The most recent one consists of a billboard that was placed in SoHo by Life Always. This one:
The billboard has now been removed but supposedly not for the reason that it a) blames African-American women for a genocide or that b) it turns a woman into a locality (the womb is like the dangerous bar or street). It has been removed for safety reasons!
The history of the ways reproductive choice has been denied to African-American women is an ugly one:
Concern in the black community about abortion and what was once referred to as “population control” has authentic roots, grounded in a shameful chapter in the history of welfare policy. Sterilization as a condition of women’s continued eligibility for receiving welfare benefits stirred deep resentment. In response, feminists active in the early abortion reform movement, both white and black, often marched under twin slogans: “Free Abortion on Demand, No Forced Sterilization.”Likewise, in the 1990s the "welfare queen" argument was really aimed at poor African-American women who had children. The racial angle in all this cannot be made to go away.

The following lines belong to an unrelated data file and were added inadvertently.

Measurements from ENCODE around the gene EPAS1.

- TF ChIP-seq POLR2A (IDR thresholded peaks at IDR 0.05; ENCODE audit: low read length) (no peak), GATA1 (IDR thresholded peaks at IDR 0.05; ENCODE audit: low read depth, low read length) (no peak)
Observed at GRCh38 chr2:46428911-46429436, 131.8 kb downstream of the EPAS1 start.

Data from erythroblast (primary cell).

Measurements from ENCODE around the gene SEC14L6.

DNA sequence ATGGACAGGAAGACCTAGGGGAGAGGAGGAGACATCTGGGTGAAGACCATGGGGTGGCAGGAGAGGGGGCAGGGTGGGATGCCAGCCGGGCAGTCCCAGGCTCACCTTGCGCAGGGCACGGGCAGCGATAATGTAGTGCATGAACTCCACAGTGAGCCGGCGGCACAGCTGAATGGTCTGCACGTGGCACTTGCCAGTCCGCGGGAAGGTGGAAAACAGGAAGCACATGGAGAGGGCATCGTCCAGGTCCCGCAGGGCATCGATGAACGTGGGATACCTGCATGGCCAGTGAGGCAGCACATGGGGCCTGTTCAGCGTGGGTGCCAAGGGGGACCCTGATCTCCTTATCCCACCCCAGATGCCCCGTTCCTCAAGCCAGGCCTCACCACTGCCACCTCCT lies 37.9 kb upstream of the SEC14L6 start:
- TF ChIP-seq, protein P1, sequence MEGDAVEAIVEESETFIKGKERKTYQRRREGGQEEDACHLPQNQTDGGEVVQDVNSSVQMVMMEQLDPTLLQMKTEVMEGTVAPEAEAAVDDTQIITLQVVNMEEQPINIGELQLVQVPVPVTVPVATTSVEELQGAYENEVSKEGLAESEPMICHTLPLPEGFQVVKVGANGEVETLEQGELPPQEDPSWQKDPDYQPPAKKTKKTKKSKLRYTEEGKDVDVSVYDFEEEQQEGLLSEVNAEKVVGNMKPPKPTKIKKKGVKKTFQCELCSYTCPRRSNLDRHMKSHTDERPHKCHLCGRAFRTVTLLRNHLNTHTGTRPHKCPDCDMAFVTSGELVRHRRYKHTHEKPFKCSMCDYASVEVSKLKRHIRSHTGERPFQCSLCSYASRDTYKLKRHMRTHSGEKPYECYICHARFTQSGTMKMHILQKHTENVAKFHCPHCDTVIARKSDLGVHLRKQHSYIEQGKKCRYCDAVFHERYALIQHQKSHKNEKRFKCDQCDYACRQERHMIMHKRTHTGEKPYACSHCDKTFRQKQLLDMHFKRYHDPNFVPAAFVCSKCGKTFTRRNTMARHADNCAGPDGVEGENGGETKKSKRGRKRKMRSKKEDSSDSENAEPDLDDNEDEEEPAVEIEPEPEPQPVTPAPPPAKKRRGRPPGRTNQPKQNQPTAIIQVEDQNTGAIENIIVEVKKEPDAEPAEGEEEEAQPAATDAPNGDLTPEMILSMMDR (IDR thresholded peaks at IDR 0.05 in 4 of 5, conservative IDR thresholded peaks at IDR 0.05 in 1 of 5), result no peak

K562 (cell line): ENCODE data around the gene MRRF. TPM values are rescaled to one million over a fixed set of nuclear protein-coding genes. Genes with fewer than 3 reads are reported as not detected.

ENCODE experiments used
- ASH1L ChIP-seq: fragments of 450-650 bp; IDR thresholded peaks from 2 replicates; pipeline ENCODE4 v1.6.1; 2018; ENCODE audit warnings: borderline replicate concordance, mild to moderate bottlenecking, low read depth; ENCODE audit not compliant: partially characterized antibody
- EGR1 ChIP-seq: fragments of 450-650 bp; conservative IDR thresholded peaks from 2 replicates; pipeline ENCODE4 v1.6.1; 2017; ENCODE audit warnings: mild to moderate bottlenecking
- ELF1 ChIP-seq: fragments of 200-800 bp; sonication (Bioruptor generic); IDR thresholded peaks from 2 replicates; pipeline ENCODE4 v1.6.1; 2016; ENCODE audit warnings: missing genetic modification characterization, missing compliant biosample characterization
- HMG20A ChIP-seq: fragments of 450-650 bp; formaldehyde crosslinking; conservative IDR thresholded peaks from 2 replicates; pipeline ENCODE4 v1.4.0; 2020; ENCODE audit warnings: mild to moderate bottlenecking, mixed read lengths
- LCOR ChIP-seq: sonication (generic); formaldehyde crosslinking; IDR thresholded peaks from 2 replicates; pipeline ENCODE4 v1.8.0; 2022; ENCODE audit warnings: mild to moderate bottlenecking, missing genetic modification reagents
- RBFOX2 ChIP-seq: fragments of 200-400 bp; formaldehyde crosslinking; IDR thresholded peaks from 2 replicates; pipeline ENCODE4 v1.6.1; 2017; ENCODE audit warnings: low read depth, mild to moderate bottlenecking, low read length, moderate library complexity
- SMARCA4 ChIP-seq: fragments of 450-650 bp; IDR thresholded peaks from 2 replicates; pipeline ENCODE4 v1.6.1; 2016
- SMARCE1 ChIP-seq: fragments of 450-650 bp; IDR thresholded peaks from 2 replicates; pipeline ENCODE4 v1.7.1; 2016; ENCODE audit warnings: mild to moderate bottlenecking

Their point was that the choice to become a mother was as worthy of protection as the opposite choice.
The coercive policies were dropped, but the damage lingered, and the growing abortion reform movement in the late 1960’s stirred new fears in the black community. In the black press, the equation of abortion with genocide was prominent. “My answer to genocide,” Dick Gregory, the comedian and activist, wrote in Ebony in 1971, “quite simply is eight black kids — and another baby on the way.” That same year, nearly two-thirds of those answering a poll in the black newspaper The Chicago Daily Defender said they feared that abortion posed a genocidal threat to the black community (although, interestingly, only a quarter of those who responded said that they were opposed to abortion.)
How disgusting to turn it so directly against women again, as is done in the billboard!
A good place to learn more about African-American women and reproductive justice is SisterSong.